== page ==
According to a Pew survey released on Tuesday, the number of religiously unaffiliated Americans – sometimes called the “nones” – is growing.
The study found that 20 percent of Americans are not affiliated with any religion, which is a five percent increase from just five years ago. Nearly six percent of the U.S. public, or 13 million people, are self-described atheists or agnostics, according to the new survey.
Pew claims the rise of the “nones” is largely driven by generational replacement. Thirty-three percent respondents under the age of 30 said they do not associate with a particular religion, compared to only 9 percent of respondents over the age of 65.
The religious dissociation trend appears to be unique to caucasian Americans. Pew found the share of blacks and Hispanics who are religiously unaffiliated has not changed by a statistically significant margin in recent years.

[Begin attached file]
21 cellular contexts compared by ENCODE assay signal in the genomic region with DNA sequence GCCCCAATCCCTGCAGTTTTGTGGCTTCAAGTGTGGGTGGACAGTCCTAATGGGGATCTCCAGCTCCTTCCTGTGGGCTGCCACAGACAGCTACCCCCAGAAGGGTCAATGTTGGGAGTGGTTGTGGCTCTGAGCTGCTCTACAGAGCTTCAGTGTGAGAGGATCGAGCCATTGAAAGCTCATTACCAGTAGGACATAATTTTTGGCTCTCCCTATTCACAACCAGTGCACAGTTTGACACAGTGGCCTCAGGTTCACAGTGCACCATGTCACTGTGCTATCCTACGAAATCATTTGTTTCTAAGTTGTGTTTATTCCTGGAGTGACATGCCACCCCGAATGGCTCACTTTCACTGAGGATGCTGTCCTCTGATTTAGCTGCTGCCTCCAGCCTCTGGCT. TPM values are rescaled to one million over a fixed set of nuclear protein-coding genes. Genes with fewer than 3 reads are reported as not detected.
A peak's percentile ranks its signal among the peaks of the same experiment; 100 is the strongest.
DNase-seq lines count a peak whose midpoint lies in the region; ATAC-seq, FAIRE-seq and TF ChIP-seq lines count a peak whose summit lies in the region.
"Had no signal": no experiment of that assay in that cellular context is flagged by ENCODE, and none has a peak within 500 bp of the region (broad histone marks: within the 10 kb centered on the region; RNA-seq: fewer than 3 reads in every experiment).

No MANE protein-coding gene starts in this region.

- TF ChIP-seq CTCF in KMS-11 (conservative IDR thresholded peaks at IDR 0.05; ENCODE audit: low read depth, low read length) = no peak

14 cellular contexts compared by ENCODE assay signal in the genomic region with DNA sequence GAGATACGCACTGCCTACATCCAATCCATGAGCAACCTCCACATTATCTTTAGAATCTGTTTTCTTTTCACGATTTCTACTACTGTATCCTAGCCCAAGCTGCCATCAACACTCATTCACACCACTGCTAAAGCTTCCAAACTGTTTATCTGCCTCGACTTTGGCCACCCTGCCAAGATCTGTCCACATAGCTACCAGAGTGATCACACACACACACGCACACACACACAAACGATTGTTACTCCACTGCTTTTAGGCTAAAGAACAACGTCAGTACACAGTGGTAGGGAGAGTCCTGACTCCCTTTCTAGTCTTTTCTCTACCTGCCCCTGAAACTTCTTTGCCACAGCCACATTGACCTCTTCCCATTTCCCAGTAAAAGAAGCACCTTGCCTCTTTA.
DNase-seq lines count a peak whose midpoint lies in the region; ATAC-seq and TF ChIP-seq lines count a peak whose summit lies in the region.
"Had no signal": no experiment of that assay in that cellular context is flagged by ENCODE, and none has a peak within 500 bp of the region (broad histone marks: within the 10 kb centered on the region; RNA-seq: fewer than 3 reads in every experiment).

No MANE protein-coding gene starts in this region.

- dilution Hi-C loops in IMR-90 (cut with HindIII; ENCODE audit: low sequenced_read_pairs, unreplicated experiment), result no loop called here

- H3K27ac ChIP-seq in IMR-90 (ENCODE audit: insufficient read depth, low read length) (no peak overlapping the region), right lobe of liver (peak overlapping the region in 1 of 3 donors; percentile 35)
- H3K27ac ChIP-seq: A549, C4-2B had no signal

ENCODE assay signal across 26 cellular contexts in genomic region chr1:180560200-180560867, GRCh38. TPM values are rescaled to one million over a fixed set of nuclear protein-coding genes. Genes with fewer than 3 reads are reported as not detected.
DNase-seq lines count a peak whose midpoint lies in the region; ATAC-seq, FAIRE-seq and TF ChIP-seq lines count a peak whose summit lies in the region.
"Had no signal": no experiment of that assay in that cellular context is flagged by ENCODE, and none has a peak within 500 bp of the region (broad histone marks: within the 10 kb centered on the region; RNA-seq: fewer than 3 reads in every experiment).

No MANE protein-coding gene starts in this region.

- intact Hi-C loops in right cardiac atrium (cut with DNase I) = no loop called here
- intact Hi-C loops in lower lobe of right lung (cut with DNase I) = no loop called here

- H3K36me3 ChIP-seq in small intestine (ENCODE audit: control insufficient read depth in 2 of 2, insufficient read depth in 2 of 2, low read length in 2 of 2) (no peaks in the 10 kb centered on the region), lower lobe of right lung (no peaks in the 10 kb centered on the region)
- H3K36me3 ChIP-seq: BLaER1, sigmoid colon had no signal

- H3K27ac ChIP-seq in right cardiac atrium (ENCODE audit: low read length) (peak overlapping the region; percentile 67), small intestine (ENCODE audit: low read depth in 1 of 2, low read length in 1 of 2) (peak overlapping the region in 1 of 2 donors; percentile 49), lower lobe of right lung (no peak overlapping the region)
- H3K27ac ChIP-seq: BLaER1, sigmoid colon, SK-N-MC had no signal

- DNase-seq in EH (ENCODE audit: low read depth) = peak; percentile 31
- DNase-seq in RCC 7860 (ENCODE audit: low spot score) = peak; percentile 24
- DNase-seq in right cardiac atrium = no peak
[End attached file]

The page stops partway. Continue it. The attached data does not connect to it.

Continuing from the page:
Most of the unaffiliated say religious organizations are too concerned with money, power, politics and rules.
The religiously unaffiliated are liberal in their political ideology; six in ten described themselves as Democrats, compared with 48 percent of all registered voters.
Surprisingly, Pew found that 68 percent of this growing group say they believe in God, 37 percent describe themselves as “spiritual” but not “religious” and 21 percent said that they even pray every day.
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